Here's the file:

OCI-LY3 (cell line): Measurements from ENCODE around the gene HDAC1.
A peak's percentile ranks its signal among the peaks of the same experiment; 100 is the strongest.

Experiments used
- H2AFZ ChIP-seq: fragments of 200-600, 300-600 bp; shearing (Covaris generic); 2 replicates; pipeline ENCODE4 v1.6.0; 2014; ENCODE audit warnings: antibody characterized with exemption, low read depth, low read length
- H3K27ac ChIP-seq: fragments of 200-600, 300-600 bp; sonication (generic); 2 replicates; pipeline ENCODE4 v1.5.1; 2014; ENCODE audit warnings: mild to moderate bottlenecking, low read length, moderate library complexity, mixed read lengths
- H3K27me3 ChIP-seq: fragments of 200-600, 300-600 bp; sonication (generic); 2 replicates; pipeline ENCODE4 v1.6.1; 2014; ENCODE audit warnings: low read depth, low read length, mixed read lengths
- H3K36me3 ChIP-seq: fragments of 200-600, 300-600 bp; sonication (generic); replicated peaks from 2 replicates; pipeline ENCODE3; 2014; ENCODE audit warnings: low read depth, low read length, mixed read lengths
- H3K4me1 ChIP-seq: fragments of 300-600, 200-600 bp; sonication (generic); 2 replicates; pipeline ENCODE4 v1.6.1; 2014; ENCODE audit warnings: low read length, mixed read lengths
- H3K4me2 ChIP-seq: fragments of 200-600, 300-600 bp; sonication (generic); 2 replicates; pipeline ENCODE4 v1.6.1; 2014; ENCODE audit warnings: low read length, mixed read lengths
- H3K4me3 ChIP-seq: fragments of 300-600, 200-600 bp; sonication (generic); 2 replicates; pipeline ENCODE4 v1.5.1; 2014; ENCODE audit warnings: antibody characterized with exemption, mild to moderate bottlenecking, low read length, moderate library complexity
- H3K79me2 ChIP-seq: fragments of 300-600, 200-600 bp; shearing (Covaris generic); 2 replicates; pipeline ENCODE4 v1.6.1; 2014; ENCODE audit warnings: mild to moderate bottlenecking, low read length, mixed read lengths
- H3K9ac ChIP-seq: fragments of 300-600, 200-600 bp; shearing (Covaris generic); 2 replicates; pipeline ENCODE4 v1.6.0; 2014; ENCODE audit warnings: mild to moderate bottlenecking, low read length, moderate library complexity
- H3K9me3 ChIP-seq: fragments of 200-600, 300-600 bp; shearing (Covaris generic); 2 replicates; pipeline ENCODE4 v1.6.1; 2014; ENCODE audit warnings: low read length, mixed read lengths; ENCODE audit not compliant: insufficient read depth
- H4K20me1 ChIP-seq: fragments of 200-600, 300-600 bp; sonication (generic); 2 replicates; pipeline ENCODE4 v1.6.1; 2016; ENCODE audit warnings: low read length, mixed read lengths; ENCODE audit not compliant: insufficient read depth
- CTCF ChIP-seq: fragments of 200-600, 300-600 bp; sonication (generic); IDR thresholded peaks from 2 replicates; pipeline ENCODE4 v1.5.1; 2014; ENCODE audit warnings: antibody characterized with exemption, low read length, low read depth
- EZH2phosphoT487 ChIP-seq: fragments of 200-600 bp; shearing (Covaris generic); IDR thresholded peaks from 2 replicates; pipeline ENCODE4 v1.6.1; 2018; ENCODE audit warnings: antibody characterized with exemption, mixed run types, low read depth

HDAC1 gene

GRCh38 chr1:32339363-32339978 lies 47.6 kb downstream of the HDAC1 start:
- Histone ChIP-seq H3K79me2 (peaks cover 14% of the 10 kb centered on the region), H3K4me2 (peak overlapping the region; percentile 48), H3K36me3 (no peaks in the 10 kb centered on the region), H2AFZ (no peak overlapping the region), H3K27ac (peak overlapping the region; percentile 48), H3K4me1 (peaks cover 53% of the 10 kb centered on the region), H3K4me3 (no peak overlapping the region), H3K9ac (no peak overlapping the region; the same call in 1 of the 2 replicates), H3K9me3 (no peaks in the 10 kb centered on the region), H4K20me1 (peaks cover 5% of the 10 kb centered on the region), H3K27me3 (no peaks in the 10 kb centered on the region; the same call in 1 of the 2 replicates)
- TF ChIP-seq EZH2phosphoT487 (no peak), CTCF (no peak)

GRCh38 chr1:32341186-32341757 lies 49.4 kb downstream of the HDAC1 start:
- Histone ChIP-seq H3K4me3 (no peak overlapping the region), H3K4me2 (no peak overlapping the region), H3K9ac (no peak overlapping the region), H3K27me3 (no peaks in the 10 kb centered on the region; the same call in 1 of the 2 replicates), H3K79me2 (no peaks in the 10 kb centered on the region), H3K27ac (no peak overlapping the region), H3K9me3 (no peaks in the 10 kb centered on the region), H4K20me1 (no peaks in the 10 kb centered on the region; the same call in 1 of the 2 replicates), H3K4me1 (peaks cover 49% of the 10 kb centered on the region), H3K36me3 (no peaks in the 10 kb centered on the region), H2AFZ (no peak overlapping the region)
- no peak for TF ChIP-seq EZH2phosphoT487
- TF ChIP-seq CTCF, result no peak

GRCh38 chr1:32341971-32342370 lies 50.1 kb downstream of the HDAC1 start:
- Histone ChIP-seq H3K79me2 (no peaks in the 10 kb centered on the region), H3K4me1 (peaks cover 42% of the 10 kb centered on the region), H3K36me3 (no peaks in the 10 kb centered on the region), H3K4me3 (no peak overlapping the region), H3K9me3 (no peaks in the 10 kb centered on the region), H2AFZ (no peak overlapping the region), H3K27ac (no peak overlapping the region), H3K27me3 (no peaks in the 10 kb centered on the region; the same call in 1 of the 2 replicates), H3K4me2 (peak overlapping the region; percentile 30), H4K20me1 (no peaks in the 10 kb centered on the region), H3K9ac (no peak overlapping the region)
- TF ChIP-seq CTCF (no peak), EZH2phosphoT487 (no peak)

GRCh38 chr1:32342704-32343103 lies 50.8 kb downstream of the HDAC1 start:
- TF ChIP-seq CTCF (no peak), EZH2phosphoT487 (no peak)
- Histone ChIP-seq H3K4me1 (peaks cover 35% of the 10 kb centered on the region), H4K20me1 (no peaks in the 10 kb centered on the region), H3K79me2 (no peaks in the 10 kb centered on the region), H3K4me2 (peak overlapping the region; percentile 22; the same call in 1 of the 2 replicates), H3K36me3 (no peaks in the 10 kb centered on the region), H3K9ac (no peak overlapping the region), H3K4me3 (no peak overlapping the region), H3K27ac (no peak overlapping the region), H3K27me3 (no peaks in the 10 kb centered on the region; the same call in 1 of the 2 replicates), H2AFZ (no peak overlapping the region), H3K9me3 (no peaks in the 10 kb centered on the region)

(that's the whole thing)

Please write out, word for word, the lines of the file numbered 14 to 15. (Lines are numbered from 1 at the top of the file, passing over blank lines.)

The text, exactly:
- H4K20me1 ChIP-seq: fragments of 200-600, 300-600 bp; sonication (generic); 2 replicates; pipeline ENCODE4 v1.6.1; 2016; ENCODE audit warnings: low read length, mixed read lengths; ENCODE audit not compliant: insufficient read depth
- CTCF ChIP-seq: fragments of 200-600, 300-600 bp; sonication (generic); IDR thresholded peaks from 2 replicates; pipeline ENCODE4 v1.5.1; 2014; ENCODE audit warnings: antibody characterized with exemption, low read length, low read depth